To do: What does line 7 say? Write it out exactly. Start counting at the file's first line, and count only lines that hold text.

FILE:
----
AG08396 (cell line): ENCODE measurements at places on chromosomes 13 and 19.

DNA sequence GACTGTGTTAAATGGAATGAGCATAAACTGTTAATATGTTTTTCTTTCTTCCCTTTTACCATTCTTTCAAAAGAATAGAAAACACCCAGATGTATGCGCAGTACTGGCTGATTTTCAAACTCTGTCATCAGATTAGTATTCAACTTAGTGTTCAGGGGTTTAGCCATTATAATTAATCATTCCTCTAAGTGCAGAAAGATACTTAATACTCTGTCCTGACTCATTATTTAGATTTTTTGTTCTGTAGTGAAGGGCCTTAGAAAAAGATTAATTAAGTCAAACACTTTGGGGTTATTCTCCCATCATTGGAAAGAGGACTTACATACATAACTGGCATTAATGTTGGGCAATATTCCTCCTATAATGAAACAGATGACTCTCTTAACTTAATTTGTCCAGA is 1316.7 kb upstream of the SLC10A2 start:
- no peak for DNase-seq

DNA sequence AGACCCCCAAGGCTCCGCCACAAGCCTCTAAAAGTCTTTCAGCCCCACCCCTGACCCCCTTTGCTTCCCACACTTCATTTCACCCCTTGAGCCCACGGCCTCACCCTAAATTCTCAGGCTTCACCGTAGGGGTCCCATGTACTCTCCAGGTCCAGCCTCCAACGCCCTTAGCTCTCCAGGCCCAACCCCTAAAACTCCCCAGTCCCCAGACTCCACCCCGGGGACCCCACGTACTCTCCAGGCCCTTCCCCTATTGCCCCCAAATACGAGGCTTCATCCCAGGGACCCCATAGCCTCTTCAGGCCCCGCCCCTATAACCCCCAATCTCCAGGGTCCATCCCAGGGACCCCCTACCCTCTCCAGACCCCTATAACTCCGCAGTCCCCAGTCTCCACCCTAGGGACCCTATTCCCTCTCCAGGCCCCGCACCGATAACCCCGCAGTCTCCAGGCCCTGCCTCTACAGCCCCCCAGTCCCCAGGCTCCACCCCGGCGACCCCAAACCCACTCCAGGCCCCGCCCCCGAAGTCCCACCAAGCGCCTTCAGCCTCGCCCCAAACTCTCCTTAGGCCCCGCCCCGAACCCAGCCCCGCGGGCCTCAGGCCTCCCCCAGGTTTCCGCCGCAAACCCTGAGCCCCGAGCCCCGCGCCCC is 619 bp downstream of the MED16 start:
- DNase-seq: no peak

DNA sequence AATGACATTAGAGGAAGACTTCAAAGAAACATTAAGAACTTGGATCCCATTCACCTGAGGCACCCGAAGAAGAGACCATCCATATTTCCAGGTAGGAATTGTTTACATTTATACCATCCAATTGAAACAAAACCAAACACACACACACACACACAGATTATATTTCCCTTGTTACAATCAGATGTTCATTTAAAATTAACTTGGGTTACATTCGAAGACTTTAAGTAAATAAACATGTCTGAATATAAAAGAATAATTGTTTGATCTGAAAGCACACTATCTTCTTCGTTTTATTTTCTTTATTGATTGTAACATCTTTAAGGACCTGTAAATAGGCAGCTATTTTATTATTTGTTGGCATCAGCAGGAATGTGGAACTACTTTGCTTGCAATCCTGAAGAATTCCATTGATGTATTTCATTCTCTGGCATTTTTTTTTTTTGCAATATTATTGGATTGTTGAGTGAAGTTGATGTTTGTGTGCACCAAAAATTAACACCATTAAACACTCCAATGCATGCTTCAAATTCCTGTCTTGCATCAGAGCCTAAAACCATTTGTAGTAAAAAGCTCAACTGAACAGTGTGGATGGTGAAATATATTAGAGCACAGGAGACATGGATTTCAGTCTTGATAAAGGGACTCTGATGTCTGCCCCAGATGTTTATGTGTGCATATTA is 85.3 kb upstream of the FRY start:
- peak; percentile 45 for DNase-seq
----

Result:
- peak; percentile 45 for DNase-seq